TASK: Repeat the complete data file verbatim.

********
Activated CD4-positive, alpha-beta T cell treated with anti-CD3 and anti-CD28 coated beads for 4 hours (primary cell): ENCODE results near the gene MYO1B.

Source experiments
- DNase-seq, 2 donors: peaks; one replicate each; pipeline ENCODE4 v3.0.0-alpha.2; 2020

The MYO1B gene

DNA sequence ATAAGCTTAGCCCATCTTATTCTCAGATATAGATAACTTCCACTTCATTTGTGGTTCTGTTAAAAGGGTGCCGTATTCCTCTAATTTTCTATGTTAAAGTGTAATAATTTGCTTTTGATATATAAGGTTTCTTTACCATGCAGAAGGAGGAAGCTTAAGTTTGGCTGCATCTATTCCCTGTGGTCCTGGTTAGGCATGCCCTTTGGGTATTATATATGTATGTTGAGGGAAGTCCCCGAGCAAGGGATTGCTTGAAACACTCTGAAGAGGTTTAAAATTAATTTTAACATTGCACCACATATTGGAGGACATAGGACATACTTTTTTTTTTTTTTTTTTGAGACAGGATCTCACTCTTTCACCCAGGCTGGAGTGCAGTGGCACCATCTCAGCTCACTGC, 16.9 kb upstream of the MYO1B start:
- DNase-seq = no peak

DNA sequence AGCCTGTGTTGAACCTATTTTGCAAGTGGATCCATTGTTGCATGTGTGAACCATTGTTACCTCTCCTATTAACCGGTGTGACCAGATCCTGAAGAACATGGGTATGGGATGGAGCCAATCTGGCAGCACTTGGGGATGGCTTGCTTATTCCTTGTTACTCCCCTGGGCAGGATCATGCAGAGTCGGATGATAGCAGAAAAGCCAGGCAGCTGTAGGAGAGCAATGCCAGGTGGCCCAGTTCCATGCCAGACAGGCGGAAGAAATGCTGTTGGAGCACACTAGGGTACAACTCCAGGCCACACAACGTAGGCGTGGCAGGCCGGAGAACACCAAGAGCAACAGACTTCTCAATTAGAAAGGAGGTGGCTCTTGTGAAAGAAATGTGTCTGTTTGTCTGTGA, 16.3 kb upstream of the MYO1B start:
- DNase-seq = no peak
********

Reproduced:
Activated CD4-positive, alpha-beta T cell treated with anti-CD3 and anti-CD28 coated beads for 4 hours (primary cell): ENCODE results near the gene MYO1B.

Source experiments
- DNase-seq, 2 donors: peaks; one replicate each; pipeline ENCODE4 v3.0.0-alpha.2; 2020

The MYO1B gene

DNA sequence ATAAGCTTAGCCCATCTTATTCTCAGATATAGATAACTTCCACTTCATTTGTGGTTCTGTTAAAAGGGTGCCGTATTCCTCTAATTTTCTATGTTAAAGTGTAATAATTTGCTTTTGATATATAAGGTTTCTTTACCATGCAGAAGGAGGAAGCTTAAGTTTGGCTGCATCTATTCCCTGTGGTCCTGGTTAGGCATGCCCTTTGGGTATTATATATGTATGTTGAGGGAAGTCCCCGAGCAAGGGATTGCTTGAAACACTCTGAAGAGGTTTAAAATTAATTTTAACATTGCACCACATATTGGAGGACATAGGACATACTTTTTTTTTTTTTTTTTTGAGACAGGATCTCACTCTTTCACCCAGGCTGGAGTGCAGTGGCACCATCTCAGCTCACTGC, 16.9 kb upstream of the MYO1B start:
- DNase-seq = no peak

DNA sequence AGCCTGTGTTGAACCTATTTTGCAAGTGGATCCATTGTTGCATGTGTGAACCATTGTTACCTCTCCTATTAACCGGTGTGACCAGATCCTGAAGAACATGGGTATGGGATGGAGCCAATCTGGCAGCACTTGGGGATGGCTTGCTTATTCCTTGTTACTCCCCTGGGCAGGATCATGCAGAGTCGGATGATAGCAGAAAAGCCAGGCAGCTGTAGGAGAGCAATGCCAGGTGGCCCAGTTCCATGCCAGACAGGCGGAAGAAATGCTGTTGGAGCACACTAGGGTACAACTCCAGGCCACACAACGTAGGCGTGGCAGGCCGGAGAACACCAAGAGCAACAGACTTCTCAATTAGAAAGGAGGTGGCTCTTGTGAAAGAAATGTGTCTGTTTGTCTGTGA, 16.3 kb upstream of the MYO1B start:
- DNase-seq = no peak